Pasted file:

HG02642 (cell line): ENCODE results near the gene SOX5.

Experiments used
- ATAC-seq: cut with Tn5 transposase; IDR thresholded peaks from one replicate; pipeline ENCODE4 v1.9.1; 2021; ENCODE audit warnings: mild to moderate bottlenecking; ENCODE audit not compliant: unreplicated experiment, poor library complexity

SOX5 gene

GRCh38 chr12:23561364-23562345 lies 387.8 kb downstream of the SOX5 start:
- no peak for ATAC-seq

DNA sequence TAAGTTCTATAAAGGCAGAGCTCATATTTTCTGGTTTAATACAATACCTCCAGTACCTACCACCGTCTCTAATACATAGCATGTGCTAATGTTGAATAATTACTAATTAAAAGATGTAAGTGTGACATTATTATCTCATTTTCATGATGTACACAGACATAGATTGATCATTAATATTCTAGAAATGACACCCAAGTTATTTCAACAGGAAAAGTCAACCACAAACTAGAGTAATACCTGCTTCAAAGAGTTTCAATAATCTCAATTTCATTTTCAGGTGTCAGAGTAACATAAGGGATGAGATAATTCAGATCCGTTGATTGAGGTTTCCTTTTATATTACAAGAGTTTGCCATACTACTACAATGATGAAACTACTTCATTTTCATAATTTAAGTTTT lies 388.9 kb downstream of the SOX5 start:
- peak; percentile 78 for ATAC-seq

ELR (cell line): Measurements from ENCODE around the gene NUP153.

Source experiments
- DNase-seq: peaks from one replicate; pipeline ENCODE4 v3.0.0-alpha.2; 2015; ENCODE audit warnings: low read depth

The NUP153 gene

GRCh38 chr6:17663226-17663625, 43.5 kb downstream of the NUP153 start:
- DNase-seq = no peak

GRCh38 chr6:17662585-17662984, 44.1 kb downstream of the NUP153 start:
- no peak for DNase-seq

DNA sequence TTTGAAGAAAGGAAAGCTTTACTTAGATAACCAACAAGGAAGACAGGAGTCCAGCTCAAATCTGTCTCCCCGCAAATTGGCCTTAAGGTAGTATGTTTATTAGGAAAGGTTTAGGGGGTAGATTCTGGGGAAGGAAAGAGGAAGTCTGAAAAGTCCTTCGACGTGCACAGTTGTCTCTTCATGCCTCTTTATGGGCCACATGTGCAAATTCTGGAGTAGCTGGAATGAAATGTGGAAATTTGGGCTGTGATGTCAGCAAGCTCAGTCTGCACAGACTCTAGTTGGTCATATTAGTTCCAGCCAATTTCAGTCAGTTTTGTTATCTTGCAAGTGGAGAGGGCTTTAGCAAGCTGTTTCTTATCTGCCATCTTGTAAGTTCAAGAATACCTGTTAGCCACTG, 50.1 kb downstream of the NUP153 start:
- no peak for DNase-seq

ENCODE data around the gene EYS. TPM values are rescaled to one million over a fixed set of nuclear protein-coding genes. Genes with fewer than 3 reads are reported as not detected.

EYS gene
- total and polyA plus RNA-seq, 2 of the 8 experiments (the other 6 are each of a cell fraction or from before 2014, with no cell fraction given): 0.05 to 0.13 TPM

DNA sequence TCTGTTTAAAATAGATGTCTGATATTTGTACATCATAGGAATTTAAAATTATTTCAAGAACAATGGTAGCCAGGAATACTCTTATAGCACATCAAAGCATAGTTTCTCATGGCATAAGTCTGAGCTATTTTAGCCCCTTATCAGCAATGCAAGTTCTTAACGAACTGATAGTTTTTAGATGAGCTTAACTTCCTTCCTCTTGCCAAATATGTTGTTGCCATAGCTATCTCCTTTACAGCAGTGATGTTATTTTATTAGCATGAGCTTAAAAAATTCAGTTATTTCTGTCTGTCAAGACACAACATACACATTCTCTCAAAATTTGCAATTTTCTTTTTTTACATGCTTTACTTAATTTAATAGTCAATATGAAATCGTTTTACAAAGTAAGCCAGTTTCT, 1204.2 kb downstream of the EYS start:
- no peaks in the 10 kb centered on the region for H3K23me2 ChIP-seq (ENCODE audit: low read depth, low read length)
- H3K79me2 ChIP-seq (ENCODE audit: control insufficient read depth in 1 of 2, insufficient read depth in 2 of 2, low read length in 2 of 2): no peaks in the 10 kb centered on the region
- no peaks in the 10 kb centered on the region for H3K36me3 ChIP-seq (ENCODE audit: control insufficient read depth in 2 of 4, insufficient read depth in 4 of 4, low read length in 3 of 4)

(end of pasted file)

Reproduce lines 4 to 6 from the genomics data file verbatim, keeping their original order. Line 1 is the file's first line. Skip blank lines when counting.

SOX5 gene

GRCh38 chr12:23561364-23562345 lies 387.8 kb downstream of the SOX5 start:
- no peak for ATAC-seq